All title- and abstract-screened articles were exported to a Zotero (version; Corporation for Digital Scholarship) library, and duplicate studies were removed. To extract relevant data from the selected list of papers, we will use standard Microsoft Excel forms that include the following variables: population targeted (eg, age group and existing health conditions), study type (eg, detection, data collection, feasibility or usability of the system or approach, intervention study, and app evaluation), study characteristics (eg, qualitative or quantitative methodology, number of participants, participant split, duration, and outcome domain), form of mHealth approach (eg, mobile phone, wearable, conversational agents, and combination), system description, targeted substance (eg, alcohol use, cannabis use, opioid use, tobacco use, and substance co-use), theoretical constructs used (eg, peer-based care facilitation or intervention, gamification, cognitive training, and behavioral theory), design approaches or the types of research that inform design (eg, focus groups, think-alouds, interviews, participatory design, observational studies, case studies, diaries, user testing, scenarios, or personas), rationale for design approach (eg, target population–based, behavior-based, or substance-based), design evaluation methods or how the efficacy of design was assessed (eg, through completion of tasks, usability ratings, interviews, usage duration data, or compliance data), design evaluation findings, privacy concerns and stigma-related findings, study outcomes or health and clinical outcomes (eg, frequency or intensity of substance use, mental health status, change in experiences or behaviors associated with substance use such as cravings, use of other substances, access to care, and change in consequences of substance use), and the cost of intervention.

Study Quality Assessment

To assess the quality of the studies included in the final analyses, we will use the mHealth Evidence Reporting and Assessment [12] framework, which includes checklists consisting of numerous criteria deemed essential for reporting interventions and study design, such as intervention content, methods of delivery, usability testing, and user feedback, as well as other items such as discussions of population-level infrastructure availability and scalability limitations.

Data Analysis

A descriptive analysis using the aforementioned data extraction forms will be conducted after a final list of papers has been selected. We will organize themes identified in our analysis through subgroups to provide a succinct discussion of existing literature. In this discussion, we will aim to elaborate upon the following: how effectiveness of approach was explicated in various studies; what outcomes were deemed most important for the success of the approach; the various design approaches and evaluation techniques that were used and the subsequent findings; scope of the studies analyzed; how findings from these studies can inspire future work in substance use, as well as in mHealth; and finally, the features of successful mHealth approaches used in other domains that can positively impact the scalability and usability of current systems and apps in problematic substance use detection, prevention, and treatment.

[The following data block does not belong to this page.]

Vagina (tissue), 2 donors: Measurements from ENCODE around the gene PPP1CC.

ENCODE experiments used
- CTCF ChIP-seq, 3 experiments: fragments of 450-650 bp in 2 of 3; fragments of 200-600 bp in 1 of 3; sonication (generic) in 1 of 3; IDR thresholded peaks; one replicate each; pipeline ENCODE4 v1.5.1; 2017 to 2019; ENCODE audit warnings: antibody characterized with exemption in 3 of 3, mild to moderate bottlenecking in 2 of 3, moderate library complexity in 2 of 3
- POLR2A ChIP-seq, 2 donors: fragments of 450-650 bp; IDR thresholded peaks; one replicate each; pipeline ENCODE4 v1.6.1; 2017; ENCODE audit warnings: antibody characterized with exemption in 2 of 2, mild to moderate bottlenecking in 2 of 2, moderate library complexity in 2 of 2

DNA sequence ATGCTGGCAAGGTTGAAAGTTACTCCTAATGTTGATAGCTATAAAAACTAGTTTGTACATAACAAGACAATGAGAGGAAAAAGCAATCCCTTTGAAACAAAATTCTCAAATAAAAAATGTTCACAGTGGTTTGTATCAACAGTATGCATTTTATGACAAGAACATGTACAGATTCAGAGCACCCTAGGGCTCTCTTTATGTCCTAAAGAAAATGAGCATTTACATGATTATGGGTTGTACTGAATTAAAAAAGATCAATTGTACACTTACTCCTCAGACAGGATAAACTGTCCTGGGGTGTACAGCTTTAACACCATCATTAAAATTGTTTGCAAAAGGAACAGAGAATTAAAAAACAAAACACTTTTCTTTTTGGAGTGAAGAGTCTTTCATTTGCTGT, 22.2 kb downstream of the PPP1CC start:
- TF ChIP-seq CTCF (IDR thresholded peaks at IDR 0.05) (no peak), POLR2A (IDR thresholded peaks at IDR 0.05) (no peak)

As of December 2021, we have identified 257 papers that met our initial screening. These papers will be further analyzed to remove those that do not exactly match the inclusion and exclusion criteria established above.

In this protocol, we detailed the plan for a systematic analysis of design and evaluation approaches in mHealth systems with the aim to address, prevent, and treat problematic substance use. We anticipate that studies that invest in rigorous and iterative design or evaluation methods, incorporate theoretical framing, and consider issues such as accessibility, scalability, privacy concerns, and social stigma will result in systems that elicit positive health outcomes.

In this review, our principal findings will be organized into the following 3 main parts:

  • First, we will present an analysis of the types of human-centered design and evaluation approaches used in the current state-of-the-art mHealth work in substance use. This analysis will allow us to highlight the most frequently used methods in this domain; the insights these approaches are capable of generating; and the challenges they pose with respect to feasibility, reliability, and generalizability.